Today in our “December to Remember” series, one of my new friends, Dr. Saundra Dalton-Smith shares a fabulous Christmas tradition her family has started — a tradition of giving. It began when Saundra found herself deeply moved by the request of one of her hospital patients…
One morning as I left the house to go see patients at the hospital, my gaze paused on the decorated tree in the corner. The lights skipped and jumped as if performing a beautiful dance routine. I stood there for a minute just taking it all in. The peace of that moment hung thick and stayed with me through the day. The hope and joy of Christmas seemed like the perfect cure for the stresses of life.
But after stepping into the first hospital room, I knew God was revealing something about this season to me. Not everyone’s Christmas is carefree. Many enter into the season of peace with no peace.
Lying in the first hospital room I visited was a frail-looking young woman. Her demeanor was one of stark hopelessness. As I finished and was about to leave she asked me if I would pray for her.
It takes a lot of courage for a patient to ask her doctor to pray with her. How could I say no?
As we prayed I started wondering how many other people around me I walk by daily and sense their pain, but fail to even consider praying for them during my private prayer time. I left work that day with a heavy burden on my heart for those who are not looking forward to Christmas.
That night at home we finished our Christmas decorating by hanging our stockings over the fireplace. (It’s our custom that the stockings remain empty until Christmas morning.) Each of my boys excitedly gave a quick list of yummy treats they would love to see filling their stockings. Then the question was posed to me, “So what do you want in your stocking this year, Mama?”
I don’t think anyone has ever asked me that question, especially since I am the official stocking stuffer at our house. But the question made me consider what would make me smile on Christmas morning. I thought about the young mom I’d prayed for earlier that day and then a crazy idea formed.
What would happen if for we used our stockings to collect the prayer needs of others and spent the days leading up to Christmas praying over the requests — even supplying some tangible prayer needs anonymously?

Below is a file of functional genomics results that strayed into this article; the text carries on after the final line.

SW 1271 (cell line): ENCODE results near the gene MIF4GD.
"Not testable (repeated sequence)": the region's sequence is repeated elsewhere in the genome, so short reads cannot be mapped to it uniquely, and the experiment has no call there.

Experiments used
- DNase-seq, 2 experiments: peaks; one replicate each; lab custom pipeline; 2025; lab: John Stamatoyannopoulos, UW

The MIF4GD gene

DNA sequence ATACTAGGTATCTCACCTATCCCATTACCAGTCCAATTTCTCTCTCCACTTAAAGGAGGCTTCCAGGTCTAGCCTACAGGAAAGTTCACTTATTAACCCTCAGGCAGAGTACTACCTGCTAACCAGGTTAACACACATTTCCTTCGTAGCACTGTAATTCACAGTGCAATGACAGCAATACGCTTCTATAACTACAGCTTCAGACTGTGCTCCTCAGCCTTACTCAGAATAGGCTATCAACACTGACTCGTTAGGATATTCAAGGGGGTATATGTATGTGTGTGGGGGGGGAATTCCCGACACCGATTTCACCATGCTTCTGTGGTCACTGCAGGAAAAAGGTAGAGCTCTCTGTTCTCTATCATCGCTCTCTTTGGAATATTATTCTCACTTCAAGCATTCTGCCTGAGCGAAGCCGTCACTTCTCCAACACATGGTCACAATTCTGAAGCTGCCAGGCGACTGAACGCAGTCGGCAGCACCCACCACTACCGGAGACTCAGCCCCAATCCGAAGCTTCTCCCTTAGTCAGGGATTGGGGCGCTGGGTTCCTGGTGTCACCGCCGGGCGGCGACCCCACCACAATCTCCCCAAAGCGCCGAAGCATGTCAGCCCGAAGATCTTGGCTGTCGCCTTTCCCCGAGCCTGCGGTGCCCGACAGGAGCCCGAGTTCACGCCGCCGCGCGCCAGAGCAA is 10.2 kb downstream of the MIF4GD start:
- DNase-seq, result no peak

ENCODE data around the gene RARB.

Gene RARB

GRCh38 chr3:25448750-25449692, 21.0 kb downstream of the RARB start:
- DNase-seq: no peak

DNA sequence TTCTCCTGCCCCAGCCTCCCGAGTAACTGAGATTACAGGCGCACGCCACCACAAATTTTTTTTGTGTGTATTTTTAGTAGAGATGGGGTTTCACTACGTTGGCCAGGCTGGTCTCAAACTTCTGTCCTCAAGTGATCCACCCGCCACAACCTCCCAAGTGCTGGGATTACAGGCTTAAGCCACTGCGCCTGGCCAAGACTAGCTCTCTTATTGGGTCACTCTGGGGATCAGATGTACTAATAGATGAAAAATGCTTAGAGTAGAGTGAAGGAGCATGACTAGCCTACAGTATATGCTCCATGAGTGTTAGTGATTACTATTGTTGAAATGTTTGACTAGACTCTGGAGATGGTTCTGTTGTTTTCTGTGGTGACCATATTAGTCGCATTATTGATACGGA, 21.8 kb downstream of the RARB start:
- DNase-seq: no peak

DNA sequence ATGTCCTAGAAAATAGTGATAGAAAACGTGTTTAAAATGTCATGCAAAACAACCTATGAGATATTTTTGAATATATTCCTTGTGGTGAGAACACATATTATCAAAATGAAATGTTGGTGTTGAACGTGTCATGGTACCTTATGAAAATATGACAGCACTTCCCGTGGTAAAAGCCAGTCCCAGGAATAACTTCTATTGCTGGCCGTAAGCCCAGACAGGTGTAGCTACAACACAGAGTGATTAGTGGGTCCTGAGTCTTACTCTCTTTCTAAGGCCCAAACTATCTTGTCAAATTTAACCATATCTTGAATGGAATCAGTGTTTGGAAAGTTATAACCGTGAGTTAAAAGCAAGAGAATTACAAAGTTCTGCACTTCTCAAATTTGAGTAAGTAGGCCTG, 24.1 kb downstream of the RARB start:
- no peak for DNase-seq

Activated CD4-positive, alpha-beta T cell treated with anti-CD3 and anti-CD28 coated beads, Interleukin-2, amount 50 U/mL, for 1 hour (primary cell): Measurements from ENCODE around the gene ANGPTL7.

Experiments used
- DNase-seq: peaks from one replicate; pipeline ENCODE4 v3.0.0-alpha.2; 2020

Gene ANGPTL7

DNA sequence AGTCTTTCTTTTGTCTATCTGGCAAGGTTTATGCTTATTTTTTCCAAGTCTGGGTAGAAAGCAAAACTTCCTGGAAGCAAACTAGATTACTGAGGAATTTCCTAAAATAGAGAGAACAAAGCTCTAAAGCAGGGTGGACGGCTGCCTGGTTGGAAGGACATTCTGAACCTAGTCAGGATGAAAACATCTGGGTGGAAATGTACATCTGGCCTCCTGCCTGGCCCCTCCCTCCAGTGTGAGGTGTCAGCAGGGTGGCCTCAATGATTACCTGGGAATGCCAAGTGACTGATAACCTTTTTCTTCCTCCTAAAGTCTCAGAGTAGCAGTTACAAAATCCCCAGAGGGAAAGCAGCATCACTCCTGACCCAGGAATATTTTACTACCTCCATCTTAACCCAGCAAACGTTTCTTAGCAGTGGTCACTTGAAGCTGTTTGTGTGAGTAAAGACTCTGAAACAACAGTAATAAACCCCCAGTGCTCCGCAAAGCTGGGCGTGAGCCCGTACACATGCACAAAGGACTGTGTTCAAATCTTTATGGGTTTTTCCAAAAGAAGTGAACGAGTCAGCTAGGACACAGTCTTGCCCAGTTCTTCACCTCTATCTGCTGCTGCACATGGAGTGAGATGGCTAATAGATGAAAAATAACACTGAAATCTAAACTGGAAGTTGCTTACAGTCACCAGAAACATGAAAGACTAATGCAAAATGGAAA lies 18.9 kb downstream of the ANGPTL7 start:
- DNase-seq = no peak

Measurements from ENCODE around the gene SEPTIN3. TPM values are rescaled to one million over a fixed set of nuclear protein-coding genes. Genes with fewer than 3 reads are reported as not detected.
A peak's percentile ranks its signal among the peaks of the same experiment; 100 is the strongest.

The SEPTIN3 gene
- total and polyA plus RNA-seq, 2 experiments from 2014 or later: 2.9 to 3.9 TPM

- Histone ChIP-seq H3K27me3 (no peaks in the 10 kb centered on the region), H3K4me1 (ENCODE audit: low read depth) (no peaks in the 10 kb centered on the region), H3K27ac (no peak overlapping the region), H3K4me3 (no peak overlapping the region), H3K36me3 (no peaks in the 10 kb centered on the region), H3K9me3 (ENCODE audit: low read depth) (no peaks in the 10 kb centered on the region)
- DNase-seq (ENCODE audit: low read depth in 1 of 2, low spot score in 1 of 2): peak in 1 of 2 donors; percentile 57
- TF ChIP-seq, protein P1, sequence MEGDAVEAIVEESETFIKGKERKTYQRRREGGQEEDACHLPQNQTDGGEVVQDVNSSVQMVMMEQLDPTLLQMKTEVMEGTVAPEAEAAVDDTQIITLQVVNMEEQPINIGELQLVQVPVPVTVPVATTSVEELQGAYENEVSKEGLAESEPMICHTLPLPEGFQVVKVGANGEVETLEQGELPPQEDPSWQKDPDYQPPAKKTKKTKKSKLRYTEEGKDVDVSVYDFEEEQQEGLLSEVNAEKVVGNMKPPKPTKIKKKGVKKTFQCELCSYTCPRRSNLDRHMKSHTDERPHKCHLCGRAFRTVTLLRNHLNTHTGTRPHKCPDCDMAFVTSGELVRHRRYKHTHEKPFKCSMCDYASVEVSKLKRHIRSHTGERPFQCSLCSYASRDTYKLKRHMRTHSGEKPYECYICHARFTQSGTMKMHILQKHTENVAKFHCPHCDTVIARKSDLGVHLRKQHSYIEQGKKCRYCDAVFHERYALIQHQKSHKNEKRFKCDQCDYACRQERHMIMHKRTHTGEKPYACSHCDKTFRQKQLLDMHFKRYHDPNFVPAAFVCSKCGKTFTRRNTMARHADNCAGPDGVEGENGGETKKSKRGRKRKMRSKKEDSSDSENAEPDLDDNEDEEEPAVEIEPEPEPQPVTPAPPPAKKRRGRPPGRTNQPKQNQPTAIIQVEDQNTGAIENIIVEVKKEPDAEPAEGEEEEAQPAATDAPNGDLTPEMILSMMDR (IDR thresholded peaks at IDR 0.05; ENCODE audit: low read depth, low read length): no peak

Nothing huge, like paying off someone’s house mortgage, but something we could afford. A $100 Target gift card mailed to a single mom struggling financially, a few $10 new sweatshirts delivered to the homeless shelter, or 20 minutes spent praying for different people who had shared their prayer requests with our family. Each an act of kindness and a symbol of the gift of Love God gave us in His son Jesus. Each gift given with nothing expected in return.
Normally one of my favorite parts of gift-giving is seeing the joy on the recipient’s face. Not an option with anonymous giving.
This time the joy would come in the service itself, and in the sense of teamwork, as our family worked as secret love agents for Christ. The stocking would include prayers for school bullies, coworkers who no longer enjoy work, those we know with financial difficulties, and many battling health problems. The gifts given would include time of dedicated prayer about each need, gifts to meet physical needs, and/or small financial gifts.
We know we can’t solve all of their problems, but we can remind these people that they are loved by God and by others. Our goal is to empty the prayer stocking by Christmas Eve in honor of the amazing gift God gave the world on Christmas Day.
Saundra Dalton-Smith is an internal medicine physician, author, speaker, and hope activist. She shares with audiences nationwide on the topics of eliminating limiting emotions and helps them overcome being overwhelmed. She is the founder of I Choose My Best Life, a site dedicated to helping women choose to live fully, love boldly, and rest intentionally. Her books include Set Free to Live Free: Breaking Through the 7 Lies Women Tell Themselves (2011) and Come Empty (2015). Follow her on Twitter @DrDaltonSmith